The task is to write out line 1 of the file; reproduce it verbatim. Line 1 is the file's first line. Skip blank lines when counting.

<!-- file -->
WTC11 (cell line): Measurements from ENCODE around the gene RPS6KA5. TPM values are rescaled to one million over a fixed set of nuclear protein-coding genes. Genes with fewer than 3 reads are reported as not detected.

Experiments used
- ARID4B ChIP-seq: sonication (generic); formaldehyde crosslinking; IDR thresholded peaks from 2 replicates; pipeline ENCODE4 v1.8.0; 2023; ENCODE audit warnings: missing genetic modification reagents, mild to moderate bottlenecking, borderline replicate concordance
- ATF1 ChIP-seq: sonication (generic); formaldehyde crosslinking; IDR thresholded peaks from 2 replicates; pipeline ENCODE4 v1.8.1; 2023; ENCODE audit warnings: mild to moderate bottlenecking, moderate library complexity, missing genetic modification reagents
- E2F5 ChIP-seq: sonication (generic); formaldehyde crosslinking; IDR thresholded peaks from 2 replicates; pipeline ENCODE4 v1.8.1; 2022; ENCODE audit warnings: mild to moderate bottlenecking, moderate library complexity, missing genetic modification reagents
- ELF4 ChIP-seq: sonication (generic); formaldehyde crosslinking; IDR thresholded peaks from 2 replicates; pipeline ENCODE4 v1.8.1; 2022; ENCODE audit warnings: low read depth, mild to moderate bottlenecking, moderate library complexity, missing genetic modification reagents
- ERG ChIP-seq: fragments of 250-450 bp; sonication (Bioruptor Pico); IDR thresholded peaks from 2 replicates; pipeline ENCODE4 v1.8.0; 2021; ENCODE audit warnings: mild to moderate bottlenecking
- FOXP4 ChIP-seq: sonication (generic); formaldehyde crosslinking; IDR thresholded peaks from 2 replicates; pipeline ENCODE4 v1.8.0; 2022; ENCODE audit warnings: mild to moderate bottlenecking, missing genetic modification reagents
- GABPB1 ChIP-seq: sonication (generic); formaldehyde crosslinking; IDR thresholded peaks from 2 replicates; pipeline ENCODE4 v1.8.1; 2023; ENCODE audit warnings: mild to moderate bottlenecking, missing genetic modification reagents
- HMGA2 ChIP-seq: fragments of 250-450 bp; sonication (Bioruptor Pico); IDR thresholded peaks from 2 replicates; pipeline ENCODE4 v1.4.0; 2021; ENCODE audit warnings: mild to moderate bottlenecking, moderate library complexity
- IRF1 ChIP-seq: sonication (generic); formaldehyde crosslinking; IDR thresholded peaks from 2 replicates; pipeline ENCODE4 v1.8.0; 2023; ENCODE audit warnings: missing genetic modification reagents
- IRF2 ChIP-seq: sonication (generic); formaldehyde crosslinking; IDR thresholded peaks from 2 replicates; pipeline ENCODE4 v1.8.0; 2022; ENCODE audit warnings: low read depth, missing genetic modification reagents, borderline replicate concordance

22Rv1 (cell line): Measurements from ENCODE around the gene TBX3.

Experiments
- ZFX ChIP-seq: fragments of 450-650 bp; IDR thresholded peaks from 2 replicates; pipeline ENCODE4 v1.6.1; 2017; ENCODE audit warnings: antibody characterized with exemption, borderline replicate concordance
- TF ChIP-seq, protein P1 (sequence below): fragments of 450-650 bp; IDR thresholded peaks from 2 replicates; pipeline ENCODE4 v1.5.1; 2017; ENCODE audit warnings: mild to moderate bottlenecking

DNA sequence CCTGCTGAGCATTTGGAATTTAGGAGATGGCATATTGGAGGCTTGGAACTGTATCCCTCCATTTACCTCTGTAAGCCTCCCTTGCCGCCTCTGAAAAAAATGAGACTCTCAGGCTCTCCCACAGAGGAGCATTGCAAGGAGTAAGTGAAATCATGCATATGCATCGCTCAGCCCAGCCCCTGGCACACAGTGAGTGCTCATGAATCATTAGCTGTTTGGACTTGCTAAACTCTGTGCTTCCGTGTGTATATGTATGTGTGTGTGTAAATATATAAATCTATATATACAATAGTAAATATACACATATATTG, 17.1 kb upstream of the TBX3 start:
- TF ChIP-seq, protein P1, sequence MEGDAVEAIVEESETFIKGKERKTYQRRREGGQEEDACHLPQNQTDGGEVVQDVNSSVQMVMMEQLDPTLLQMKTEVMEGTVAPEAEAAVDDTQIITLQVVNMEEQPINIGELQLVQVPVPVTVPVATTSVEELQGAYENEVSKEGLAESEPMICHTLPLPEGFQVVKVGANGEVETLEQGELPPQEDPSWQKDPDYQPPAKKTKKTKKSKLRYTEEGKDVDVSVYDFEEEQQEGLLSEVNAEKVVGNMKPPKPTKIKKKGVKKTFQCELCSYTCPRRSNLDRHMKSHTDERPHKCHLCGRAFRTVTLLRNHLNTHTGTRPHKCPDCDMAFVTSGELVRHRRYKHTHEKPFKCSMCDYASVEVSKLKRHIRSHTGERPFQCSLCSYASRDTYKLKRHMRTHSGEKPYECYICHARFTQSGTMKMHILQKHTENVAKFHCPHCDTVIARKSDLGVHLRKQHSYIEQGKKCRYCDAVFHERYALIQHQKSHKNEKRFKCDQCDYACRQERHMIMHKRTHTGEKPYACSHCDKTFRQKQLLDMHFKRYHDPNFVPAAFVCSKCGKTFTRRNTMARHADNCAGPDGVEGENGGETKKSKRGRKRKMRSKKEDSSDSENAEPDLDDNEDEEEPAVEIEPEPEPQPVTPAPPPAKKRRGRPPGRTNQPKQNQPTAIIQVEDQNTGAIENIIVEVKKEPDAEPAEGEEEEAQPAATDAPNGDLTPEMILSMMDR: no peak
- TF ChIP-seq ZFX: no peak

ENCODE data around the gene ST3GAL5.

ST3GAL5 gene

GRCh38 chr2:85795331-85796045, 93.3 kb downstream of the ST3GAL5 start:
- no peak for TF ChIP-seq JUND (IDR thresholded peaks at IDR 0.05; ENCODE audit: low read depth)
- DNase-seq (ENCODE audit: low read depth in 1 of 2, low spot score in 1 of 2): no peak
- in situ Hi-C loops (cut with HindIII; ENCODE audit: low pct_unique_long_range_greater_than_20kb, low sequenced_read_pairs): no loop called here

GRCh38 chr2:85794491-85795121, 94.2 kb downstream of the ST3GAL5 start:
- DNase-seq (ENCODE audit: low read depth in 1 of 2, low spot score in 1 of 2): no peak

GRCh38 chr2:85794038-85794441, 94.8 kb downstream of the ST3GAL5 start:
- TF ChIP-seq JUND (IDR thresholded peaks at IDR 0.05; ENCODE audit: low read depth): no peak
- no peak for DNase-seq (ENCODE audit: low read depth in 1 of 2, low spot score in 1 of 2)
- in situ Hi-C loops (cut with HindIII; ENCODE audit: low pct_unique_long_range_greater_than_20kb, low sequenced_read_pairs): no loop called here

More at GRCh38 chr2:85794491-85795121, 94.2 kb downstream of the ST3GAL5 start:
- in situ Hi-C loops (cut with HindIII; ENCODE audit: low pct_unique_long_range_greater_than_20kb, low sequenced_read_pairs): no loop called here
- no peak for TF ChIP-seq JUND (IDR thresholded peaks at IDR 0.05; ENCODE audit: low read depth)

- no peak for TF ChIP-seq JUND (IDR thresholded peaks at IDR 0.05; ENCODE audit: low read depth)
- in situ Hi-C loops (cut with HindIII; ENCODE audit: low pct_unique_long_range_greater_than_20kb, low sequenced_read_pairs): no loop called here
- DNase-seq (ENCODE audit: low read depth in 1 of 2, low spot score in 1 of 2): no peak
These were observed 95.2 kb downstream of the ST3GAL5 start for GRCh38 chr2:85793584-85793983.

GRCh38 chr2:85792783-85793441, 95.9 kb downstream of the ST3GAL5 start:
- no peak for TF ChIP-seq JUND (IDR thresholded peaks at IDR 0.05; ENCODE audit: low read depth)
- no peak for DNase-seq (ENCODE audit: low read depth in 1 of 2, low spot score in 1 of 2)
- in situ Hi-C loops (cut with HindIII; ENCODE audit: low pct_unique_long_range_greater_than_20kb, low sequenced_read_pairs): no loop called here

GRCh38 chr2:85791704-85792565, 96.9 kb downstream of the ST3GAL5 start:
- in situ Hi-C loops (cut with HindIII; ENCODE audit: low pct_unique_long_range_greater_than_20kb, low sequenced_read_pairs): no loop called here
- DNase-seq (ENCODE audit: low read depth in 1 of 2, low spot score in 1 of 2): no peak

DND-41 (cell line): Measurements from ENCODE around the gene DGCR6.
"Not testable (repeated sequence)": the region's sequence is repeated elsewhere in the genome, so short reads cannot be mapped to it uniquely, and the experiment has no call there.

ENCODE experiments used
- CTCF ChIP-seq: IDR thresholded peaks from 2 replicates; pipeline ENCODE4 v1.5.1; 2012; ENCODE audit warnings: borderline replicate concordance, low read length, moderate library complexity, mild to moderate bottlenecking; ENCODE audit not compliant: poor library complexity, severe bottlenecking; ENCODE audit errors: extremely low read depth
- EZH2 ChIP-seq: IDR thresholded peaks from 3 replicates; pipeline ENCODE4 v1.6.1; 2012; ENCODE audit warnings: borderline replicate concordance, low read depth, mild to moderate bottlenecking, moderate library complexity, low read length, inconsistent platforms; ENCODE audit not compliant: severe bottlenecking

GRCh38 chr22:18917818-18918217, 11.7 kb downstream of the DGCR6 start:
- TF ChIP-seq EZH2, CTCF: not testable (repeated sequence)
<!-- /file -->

WTC11 (cell line): Measurements from ENCODE around the gene RPS6KA5. TPM values are rescaled to one million over a fixed set of nuclear protein-coding genes. Genes with fewer than 3 reads are reported as not detected.